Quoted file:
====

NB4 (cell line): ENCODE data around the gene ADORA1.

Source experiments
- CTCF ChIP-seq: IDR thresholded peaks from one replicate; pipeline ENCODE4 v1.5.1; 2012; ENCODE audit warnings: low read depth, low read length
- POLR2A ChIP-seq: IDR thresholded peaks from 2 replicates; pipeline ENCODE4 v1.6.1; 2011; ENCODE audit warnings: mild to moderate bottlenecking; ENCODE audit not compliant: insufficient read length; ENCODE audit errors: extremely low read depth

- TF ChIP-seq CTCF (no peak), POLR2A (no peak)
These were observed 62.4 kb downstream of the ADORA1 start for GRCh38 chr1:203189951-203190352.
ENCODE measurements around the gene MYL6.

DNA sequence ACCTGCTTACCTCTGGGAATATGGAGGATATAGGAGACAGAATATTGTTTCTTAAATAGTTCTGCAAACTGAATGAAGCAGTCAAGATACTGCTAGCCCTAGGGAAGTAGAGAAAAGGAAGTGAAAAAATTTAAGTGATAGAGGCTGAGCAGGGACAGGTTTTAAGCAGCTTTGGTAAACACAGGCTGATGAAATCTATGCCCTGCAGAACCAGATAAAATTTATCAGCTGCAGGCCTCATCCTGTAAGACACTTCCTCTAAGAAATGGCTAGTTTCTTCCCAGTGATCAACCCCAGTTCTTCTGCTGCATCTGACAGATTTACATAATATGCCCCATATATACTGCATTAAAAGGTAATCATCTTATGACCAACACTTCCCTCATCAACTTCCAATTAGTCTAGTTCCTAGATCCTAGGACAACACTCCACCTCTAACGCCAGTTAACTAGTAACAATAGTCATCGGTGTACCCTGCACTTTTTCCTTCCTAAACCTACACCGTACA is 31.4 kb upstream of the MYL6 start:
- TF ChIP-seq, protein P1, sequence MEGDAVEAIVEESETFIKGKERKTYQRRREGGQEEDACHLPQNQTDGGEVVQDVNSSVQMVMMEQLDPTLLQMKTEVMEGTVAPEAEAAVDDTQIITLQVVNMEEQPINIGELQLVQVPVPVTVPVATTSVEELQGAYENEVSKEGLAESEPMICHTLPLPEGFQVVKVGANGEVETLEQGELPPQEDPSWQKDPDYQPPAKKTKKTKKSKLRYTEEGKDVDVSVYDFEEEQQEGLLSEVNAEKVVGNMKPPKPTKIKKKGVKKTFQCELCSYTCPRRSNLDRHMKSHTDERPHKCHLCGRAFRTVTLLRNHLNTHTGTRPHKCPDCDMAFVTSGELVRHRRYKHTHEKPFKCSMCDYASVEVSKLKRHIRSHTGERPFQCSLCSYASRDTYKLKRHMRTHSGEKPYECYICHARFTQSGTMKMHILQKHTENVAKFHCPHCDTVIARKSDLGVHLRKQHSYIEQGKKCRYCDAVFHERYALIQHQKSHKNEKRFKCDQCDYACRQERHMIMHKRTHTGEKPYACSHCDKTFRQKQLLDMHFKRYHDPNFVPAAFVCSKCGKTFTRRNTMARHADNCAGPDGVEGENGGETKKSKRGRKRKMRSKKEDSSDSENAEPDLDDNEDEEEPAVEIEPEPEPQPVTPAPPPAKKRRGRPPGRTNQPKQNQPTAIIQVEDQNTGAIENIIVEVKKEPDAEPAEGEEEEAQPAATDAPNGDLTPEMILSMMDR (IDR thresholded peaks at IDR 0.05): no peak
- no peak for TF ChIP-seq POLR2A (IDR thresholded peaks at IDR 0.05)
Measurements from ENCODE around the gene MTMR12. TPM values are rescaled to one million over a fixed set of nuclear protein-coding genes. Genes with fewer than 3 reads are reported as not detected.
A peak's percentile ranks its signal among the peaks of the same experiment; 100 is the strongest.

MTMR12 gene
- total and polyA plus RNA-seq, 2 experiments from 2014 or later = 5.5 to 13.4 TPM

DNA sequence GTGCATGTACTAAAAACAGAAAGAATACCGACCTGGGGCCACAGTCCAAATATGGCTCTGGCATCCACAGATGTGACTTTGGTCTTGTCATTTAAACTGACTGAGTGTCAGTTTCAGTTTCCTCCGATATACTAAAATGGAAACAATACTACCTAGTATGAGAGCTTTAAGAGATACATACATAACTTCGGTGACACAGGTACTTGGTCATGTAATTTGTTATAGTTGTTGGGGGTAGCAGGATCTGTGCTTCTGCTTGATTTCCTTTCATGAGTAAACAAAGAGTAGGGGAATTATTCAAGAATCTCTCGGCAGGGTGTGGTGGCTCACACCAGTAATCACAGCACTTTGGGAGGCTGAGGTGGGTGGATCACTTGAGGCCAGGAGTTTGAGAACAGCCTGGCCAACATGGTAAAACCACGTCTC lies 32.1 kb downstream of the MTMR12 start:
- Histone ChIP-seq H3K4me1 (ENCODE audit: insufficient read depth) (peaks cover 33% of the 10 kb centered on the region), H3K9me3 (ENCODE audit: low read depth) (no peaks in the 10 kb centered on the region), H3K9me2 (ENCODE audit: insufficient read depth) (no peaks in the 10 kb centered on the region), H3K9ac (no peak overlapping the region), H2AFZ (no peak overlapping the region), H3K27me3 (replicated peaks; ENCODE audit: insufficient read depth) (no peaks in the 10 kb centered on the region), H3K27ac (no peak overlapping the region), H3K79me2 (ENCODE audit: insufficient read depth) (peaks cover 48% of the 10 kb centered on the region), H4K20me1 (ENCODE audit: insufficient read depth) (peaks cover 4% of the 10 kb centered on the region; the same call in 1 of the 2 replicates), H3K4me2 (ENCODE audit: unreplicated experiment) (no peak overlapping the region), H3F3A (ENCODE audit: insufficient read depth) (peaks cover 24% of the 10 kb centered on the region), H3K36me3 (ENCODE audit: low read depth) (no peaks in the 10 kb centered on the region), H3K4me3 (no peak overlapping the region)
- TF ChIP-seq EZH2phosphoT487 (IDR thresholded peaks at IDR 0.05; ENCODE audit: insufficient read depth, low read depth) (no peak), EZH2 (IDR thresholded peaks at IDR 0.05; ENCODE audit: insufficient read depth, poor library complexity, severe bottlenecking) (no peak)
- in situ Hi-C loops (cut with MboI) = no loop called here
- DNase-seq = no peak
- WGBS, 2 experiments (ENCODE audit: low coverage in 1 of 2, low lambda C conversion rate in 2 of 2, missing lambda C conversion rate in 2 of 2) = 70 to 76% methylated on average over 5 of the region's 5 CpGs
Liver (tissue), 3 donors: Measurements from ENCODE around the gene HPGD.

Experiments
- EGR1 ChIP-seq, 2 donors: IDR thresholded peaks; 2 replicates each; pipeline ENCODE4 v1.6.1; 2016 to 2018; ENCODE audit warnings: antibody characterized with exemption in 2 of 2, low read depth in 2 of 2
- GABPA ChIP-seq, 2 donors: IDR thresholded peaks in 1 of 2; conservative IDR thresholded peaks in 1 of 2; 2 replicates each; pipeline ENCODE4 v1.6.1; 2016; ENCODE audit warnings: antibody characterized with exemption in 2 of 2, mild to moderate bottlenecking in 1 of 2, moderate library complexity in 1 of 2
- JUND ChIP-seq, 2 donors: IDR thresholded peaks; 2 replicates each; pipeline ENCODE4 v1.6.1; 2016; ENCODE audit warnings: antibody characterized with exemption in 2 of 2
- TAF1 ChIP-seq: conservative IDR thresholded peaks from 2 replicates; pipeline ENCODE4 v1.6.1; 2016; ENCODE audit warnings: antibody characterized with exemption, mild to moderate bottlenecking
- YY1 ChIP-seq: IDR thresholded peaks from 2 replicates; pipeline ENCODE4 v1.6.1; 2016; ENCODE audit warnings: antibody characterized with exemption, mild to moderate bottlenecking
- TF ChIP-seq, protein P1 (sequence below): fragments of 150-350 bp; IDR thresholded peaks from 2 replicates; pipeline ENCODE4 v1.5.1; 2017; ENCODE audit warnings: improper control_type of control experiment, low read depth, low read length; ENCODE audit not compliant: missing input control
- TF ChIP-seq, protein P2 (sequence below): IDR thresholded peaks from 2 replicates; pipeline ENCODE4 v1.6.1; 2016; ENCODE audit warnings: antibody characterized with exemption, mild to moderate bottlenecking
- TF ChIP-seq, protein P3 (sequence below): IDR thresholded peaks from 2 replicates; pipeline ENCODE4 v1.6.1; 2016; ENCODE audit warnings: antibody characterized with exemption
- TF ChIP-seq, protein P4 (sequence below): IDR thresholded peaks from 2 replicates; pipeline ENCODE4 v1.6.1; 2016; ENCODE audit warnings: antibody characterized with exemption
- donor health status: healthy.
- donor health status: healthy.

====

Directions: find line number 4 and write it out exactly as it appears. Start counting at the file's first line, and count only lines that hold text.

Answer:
- POLR2A ChIP-seq: IDR thresholded peaks from 2 replicates; pipeline ENCODE4 v1.6.1; 2011; ENCODE audit warnings: mild to moderate bottlenecking; ENCODE audit not compliant: insufficient read length; ENCODE audit errors: extremely low read depth